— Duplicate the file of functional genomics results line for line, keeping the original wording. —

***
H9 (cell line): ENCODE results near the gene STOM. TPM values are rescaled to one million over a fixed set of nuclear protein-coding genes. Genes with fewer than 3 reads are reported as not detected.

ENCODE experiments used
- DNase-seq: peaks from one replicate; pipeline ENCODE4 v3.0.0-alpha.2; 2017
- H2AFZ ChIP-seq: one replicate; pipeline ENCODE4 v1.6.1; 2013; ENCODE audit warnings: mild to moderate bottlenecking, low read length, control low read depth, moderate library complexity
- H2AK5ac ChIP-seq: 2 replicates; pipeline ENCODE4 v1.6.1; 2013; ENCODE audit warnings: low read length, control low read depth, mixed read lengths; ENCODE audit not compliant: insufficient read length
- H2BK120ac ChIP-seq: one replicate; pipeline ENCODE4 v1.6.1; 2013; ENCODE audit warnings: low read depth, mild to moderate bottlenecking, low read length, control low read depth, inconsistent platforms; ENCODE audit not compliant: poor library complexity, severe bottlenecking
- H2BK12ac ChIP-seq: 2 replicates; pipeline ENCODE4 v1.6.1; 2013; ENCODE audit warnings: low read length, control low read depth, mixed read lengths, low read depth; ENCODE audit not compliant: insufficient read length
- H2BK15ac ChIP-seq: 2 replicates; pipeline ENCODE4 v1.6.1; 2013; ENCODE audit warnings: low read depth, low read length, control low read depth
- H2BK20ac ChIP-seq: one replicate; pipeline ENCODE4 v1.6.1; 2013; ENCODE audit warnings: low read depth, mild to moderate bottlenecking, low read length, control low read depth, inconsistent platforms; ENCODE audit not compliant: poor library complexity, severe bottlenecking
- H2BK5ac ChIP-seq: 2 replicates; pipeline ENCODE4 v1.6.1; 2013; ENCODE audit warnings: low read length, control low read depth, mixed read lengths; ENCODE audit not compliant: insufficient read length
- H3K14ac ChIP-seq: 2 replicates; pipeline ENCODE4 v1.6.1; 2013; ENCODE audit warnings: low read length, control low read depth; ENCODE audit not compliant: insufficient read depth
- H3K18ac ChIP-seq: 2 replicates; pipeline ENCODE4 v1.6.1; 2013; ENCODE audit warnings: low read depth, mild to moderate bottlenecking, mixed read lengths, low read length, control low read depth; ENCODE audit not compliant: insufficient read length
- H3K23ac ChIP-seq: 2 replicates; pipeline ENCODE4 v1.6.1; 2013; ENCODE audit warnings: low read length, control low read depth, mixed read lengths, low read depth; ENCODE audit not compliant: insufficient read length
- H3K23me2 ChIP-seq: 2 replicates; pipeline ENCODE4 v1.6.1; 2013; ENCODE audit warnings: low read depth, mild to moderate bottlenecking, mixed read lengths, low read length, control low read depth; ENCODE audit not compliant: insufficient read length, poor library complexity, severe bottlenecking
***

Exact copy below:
H9 (cell line): ENCODE results near the gene STOM. TPM values are rescaled to one million over a fixed set of nuclear protein-coding genes. Genes with fewer than 3 reads are reported as not detected.

ENCODE experiments used
- DNase-seq: peaks from one replicate; pipeline ENCODE4 v3.0.0-alpha.2; 2017
- H2AFZ ChIP-seq: one replicate; pipeline ENCODE4 v1.6.1; 2013; ENCODE audit warnings: mild to moderate bottlenecking, low read length, control low read depth, moderate library complexity
- H2AK5ac ChIP-seq: 2 replicates; pipeline ENCODE4 v1.6.1; 2013; ENCODE audit warnings: low read length, control low read depth, mixed read lengths; ENCODE audit not compliant: insufficient read length
- H2BK120ac ChIP-seq: one replicate; pipeline ENCODE4 v1.6.1; 2013; ENCODE audit warnings: low read depth, mild to moderate bottlenecking, low read length, control low read depth, inconsistent platforms; ENCODE audit not compliant: poor library complexity, severe bottlenecking
- H2BK12ac ChIP-seq: 2 replicates; pipeline ENCODE4 v1.6.1; 2013; ENCODE audit warnings: low read length, control low read depth, mixed read lengths, low read depth; ENCODE audit not compliant: insufficient read length
- H2BK15ac ChIP-seq: 2 replicates; pipeline ENCODE4 v1.6.1; 2013; ENCODE audit warnings: low read depth, low read length, control low read depth
- H2BK20ac ChIP-seq: one replicate; pipeline ENCODE4 v1.6.1; 2013; ENCODE audit warnings: low read depth, mild to moderate bottlenecking, low read length, control low read depth, inconsistent platforms; ENCODE audit not compliant: poor library complexity, severe bottlenecking
- H2BK5ac ChIP-seq: 2 replicates; pipeline ENCODE4 v1.6.1; 2013; ENCODE audit warnings: low read length, control low read depth, mixed read lengths; ENCODE audit not compliant: insufficient read length
- H3K14ac ChIP-seq: 2 replicates; pipeline ENCODE4 v1.6.1; 2013; ENCODE audit warnings: low read length, control low read depth; ENCODE audit not compliant: insufficient read depth
- H3K18ac ChIP-seq: 2 replicates; pipeline ENCODE4 v1.6.1; 2013; ENCODE audit warnings: low read depth, mild to moderate bottlenecking, mixed read lengths, low read length, control low read depth; ENCODE audit not compliant: insufficient read length
- H3K23ac ChIP-seq: 2 replicates; pipeline ENCODE4 v1.6.1; 2013; ENCODE audit warnings: low read length, control low read depth, mixed read lengths, low read depth; ENCODE audit not compliant: insufficient read length
- H3K23me2 ChIP-seq: 2 replicates; pipeline ENCODE4 v1.6.1; 2013; ENCODE audit warnings: low read depth, mild to moderate bottlenecking, mixed read lengths, low read length, control low read depth; ENCODE audit not compliant: insufficient read length, poor library complexity, severe bottlenecking